Then there was the apartment that was fully furnished (score!) in a very Vietnamese-y building. Unfortunately, my first impression was of a security guard sitting on the steps outside the building exfoliating his heels with the ragged edge of a tin can top.
Don’t get me wrong. I’m as much an advocate for personal hygiene as the next guy, but do I really want to come home to that scene every day? Veto.
Then there was the house that had a bedroom entirely decked out as a kids room, complete with bunk beds and glow-in-the-dark stars plastered all over the walls. Have these people never seen Homes and Gardens TV? One word, people — staging! Veto.
Then I saw it.
A gleaming white, brand new 18-storey apartment building with a sheltered outdoor pool, soon-to-be-gym and a large supermarket on the ground floor.
Yes, it was out of my price range.
But look, it had fingerprint door locks!
And a spare guest room!
Thereafter, every property I viewed was met with a whiny, “But it doesn’t have a swimming pool!”
Not that I have that great a history with swimming pools. But at least I like the idea of having a swimming pool.
Did I mention it has a supermarket?
With pretty decent ready-made meals for under $1?
And a fast food restaurant?
And an arcade?
And private karaoke booths?
The young landlords are super-nice. Even the never-slept-on mattress was encouraging.
The point of no return came on the day I signed the contract and handed over 6 months’ worth of rent. I gulped as I forked over the brick of cash.
So, two weeks after arriving in country, I was no longer living out of a suitcase as I had been doing for the past 4 months.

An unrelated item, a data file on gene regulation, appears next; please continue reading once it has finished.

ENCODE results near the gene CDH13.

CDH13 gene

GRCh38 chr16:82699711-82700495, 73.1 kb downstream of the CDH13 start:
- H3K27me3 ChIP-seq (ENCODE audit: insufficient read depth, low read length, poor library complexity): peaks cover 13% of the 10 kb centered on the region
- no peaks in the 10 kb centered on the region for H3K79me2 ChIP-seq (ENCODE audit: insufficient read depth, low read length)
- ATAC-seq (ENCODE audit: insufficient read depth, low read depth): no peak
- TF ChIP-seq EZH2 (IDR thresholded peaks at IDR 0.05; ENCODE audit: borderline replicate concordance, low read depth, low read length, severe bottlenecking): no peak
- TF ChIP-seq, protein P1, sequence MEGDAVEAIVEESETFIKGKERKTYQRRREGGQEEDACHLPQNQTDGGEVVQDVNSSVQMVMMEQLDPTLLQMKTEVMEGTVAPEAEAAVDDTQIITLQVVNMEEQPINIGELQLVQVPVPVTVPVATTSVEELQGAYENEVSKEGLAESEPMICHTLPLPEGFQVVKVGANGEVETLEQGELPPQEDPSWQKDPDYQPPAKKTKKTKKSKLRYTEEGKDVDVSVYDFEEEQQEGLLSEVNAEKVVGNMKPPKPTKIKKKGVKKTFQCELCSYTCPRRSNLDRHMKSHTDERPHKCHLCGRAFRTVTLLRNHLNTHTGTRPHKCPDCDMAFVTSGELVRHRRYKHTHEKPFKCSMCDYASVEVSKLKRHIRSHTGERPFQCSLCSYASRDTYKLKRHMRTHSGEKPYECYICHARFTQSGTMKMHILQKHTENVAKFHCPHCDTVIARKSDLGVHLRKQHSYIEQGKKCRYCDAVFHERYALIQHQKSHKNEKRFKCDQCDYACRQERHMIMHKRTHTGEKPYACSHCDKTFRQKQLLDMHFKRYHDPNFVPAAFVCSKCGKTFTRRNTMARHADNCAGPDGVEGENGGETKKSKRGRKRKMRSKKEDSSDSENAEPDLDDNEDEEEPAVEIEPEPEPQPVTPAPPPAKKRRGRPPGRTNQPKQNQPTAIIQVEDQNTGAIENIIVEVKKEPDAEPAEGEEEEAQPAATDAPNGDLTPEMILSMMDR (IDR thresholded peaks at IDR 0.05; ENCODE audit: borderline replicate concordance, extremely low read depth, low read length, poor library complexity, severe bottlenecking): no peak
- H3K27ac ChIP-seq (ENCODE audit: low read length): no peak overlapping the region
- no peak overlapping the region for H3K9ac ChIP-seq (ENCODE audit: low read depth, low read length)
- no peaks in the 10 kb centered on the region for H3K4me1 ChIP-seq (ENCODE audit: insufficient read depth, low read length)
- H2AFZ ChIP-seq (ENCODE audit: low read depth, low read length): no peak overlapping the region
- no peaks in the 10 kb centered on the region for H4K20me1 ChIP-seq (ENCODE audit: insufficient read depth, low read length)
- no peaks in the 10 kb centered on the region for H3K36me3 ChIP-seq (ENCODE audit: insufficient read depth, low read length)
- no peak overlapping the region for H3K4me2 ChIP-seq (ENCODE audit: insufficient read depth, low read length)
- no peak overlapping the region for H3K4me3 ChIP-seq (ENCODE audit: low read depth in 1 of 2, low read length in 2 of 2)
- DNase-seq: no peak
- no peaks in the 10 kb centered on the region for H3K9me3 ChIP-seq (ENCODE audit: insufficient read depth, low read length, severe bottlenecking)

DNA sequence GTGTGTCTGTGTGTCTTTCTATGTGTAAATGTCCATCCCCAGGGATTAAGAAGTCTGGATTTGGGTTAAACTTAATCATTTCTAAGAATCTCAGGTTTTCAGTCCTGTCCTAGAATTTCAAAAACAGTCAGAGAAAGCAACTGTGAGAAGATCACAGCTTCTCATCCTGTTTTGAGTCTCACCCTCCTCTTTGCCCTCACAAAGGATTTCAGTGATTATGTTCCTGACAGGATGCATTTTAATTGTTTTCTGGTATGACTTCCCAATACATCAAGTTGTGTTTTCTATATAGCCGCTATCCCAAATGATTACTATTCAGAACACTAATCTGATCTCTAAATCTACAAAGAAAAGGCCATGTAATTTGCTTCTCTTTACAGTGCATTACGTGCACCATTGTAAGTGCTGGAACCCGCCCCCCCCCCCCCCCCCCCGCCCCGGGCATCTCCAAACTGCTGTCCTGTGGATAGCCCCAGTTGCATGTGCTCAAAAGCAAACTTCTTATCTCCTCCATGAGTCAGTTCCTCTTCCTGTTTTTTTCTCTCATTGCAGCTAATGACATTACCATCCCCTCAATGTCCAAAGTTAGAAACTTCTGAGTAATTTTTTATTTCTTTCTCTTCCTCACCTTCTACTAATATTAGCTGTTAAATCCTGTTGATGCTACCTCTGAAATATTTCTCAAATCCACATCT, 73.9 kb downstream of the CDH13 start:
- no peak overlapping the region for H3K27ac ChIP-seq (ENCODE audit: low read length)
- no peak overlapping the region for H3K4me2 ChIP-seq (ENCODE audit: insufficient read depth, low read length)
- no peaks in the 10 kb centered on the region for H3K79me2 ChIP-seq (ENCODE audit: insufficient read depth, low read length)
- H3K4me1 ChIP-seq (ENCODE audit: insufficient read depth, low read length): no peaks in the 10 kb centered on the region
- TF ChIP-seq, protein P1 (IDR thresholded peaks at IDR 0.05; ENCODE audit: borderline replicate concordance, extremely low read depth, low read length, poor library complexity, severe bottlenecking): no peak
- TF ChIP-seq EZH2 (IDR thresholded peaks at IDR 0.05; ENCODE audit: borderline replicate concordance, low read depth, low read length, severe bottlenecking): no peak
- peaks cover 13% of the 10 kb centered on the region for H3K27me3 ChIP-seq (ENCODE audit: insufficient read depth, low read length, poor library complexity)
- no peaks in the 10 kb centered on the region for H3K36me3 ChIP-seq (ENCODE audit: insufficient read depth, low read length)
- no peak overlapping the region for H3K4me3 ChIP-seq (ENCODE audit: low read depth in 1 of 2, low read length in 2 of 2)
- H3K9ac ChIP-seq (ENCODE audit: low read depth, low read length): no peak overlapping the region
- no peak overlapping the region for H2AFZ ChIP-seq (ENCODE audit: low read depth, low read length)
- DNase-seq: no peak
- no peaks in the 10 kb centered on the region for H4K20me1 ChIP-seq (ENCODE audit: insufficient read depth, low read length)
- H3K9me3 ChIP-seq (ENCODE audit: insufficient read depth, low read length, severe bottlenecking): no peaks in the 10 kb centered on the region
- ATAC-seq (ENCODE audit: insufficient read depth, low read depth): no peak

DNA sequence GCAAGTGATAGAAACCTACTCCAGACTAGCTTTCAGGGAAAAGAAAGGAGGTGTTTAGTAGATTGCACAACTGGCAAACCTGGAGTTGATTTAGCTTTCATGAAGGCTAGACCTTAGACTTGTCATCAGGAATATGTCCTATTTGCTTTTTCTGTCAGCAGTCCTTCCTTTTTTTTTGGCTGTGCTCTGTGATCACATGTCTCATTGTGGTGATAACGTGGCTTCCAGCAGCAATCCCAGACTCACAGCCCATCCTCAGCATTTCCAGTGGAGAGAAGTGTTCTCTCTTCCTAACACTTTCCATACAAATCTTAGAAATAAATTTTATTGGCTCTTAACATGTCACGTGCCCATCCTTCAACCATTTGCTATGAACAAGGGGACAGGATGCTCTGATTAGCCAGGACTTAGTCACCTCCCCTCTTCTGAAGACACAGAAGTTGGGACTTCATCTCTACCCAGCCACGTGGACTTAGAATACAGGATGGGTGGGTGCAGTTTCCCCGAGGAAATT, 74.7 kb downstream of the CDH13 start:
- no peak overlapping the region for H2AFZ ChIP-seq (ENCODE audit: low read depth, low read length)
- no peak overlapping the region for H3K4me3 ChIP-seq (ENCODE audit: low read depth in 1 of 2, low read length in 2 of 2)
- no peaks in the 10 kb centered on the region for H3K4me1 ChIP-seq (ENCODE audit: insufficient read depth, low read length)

The cost per month for my 2-bed, 2-bath apartment, including all fees? USD 518.
Cost of high-speed internet: USD 10 / month
Cost of cable TV: USD 4 / month
Being able to watch my favorite shows on Hulu in my swank new bachelor’s pad? Priceless.
What about you? When was the last time you took a leap of faith and tried something scarily new? Share your story in the comments section below!
Tips: (1) I found the website muaban.net a good starting point. You can sort listings by area, price and other features. Of course, being able to read Vietnamese is a plus. Something else I discovered was that home owners tended to work with various agents. So chances are, you’ll be dealing with an agent, which makes negotiation slightly more complicated. Of course, the agent is equally eager to close the deal and collect their commission, but it was sometimes difficult to tell whether the agent was an advocate for the renter or owner. (2) If you feel comfortable with the owner, you may want to consider making concessions to get added benefits. It’s the Asian way. Want an additional air-conditioner installed? Considering making a larger down payment. Asian landlords don’t seem to mind using rent money to upgrade. Vietnam has crazy bank interest rates for Vietnamese currency accounts (I’m talking 13-14% p.a.). So by paying multiple months up front, the landlord can invest the money in exchange for reduced rent. I was able to negotiate almost 25% off the asking rate by coughing up a few more months’ rent in advance.
You can also read this article on Voice of Vietnam, your one-stop source of information on Vietnam.